If you’ve ever tried growing your own vegetables and fruits, you can understand why chemical solutions to pests, weeds and diseases are an attractive option. For five years, I had an allotment near my home in Twickenham. I was busy, and the kids were young, and so any time I spent there tended to be spent fighting a losing battle with weeds, whose growth was relentless. And then, when I finally got things to grow, there was always an insect or fungus that seemed to fancy a bit of my crop. It was frustrating. Now imagine you have 40 hectares of vines to look after, and your financial future depends on getting good yields of healthy grapes. It’s not hard to understand the allure of agrochemicals.
The problem, though? We’re only just beginning to realize that vineyard soils aren’t simply a growth medium for vines. A vineyard is what is known as an agroecosystem, with lots of organisms living together. Good soils are full of life, and this soil microlife turns out to be pretty important. Spray herbicides and rely on chemical disease and pest control, and you lose a lot of this diversity, and with it any hope of achieving a natural balance. Like a drug addict, you are then increasingly reliant on these chemical solutions, and this isn’t sustainable.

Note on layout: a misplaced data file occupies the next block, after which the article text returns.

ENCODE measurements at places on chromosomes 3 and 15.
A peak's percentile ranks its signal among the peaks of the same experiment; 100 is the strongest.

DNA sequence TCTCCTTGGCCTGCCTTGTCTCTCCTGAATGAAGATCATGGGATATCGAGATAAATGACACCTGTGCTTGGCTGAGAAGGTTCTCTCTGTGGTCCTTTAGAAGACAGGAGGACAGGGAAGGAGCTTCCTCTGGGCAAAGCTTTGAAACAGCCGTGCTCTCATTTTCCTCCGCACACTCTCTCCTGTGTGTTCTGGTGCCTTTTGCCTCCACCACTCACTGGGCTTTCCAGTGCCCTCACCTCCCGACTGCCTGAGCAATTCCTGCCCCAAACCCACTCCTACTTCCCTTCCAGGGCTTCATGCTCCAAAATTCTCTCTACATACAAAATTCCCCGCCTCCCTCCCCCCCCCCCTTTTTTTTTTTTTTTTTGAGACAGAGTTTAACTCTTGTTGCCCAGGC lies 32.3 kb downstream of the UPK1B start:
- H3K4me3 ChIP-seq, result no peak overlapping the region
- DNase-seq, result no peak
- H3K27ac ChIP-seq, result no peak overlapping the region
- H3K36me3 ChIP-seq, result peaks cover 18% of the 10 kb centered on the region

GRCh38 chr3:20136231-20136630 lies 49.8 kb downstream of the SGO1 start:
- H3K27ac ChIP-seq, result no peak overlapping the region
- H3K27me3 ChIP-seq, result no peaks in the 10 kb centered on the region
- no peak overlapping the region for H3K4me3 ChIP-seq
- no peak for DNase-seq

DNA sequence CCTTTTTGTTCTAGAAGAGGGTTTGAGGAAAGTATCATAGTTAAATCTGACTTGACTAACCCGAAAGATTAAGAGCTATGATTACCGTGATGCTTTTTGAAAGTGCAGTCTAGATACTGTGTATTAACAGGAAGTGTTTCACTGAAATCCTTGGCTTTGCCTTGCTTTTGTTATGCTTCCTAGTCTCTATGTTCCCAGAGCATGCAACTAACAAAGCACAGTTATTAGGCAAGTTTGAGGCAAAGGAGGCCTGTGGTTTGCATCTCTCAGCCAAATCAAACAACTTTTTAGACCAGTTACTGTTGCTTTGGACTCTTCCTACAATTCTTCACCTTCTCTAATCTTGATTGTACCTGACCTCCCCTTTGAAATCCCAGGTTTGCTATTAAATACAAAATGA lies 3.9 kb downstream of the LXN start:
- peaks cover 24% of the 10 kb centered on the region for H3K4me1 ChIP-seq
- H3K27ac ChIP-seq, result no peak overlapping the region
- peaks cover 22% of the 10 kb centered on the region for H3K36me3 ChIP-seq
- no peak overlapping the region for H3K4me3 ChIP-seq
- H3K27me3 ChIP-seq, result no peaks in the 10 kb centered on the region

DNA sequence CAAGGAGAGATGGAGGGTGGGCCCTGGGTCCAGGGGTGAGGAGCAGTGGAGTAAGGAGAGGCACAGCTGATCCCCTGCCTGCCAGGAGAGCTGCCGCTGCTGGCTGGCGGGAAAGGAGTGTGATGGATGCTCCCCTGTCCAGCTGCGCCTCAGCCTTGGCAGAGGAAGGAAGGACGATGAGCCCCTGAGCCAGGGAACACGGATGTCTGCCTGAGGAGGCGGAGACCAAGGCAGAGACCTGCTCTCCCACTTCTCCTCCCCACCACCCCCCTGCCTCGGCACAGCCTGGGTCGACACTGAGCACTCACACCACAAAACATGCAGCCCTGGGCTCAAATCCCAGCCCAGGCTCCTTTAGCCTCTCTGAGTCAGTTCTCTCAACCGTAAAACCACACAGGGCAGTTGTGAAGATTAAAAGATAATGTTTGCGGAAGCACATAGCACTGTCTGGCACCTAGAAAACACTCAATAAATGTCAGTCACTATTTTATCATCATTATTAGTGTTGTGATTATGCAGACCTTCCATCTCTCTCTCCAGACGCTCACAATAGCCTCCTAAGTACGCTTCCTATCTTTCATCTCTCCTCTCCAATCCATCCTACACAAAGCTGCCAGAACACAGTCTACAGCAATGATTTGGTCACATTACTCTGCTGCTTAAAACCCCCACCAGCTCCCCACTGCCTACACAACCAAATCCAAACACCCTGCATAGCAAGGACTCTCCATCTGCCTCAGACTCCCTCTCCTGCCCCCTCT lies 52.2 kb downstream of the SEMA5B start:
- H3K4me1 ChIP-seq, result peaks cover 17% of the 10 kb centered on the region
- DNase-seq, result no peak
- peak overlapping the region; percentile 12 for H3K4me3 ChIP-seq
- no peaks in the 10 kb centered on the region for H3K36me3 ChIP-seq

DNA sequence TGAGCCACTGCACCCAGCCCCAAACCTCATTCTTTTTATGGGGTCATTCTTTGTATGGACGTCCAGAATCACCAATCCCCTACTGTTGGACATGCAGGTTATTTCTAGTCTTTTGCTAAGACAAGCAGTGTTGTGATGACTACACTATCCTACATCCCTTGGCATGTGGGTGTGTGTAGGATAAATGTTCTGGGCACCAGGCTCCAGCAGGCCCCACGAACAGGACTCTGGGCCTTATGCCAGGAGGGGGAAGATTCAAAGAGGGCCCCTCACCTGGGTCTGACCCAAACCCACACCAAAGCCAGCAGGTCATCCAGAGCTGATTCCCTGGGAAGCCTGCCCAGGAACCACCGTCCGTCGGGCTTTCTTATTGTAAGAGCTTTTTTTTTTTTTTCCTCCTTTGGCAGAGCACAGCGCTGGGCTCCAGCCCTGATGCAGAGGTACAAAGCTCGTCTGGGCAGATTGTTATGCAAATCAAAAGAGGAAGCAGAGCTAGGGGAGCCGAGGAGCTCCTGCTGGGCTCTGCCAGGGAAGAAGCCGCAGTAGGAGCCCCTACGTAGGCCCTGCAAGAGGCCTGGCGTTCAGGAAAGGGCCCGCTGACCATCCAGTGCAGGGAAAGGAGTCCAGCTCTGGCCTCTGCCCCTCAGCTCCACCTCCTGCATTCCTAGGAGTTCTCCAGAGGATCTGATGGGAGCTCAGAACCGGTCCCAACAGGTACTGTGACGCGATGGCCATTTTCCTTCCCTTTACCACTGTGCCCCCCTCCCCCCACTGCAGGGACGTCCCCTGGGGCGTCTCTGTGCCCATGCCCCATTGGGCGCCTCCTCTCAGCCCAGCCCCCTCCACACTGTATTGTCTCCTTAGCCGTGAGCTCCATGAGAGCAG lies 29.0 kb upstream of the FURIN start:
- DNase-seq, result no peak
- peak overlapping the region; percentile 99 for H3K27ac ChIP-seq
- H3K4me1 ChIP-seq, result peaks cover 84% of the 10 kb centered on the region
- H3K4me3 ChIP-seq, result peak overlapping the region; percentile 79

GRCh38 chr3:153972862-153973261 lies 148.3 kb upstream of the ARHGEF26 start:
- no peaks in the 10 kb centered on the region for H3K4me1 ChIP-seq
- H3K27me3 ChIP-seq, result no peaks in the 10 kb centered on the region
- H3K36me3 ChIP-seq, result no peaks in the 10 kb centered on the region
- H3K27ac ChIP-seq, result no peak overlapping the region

This was illustrated to me very clearly on a visit to Stellenbosch producer Waterkloof. I was taken round the property, and shown two adjoining vineyards. One had been farmed conventionally, with herbicides used to control the weeds. The soil was rock hard, like concrete. Just next door, a few metres away, was another vineyard with the same soil type, but these soils had been farmed using a specialized form of organic viticulture called biodynamics, for a number of years, and had never been treated with herbicides. The soil felt completely different: it was friable and loose, and looked a lot more alive than the first.
Biodynamics is still niche in South Africa, but interest in it is on the increase, along with regular organic farming. Both organics and biodynamics share in common a focus on healthy, living soils; biodynamics goes a little further in that it treats the farm as a whole system, and as well as farming organically with composts, and no herbicides or pesticides, there are also a range of special preparations that can be used to treat soil, plants and compost, and the timing of certain operations is linked with a special calendar that takes account of the movement of the stars.